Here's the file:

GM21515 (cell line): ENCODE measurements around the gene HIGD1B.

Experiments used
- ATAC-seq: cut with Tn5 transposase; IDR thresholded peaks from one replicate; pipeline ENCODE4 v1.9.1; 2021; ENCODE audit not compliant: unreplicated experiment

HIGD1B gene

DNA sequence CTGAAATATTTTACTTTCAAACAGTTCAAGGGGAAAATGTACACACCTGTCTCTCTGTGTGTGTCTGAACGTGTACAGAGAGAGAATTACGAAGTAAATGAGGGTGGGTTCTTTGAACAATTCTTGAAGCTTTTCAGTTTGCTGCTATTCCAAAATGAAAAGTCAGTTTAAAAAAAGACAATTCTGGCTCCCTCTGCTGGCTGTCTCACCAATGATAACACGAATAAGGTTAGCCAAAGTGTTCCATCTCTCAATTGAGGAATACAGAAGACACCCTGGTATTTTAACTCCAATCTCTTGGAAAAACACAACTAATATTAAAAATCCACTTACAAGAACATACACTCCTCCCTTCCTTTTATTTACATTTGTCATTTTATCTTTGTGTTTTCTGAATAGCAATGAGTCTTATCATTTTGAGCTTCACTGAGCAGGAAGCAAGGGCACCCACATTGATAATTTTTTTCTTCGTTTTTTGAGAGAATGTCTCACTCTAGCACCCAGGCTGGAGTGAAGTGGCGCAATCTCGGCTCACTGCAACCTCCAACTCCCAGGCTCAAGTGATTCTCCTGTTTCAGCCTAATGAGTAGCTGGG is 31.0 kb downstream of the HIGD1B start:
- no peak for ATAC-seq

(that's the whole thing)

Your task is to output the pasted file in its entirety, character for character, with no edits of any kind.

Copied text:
GM21515 (cell line): ENCODE measurements around the gene HIGD1B.

Experiments used
- ATAC-seq: cut with Tn5 transposase; IDR thresholded peaks from one replicate; pipeline ENCODE4 v1.9.1; 2021; ENCODE audit not compliant: unreplicated experiment

HIGD1B gene

DNA sequence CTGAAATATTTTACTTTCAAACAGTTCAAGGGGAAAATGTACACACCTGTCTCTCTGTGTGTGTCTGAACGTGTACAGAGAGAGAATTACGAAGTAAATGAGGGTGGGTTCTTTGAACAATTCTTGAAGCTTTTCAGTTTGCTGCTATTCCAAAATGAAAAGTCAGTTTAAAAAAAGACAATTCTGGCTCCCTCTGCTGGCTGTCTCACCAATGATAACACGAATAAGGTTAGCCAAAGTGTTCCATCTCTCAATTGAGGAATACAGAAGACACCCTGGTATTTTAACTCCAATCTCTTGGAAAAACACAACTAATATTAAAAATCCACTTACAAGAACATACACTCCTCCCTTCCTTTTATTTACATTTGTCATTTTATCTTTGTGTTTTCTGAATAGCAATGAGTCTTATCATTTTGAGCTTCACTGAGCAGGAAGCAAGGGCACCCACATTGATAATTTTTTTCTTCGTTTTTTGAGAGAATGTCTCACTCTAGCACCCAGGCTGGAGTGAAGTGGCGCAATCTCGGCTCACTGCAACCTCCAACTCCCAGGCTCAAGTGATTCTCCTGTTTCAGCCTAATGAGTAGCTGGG is 31.0 kb downstream of the HIGD1B start:
- no peak for ATAC-seq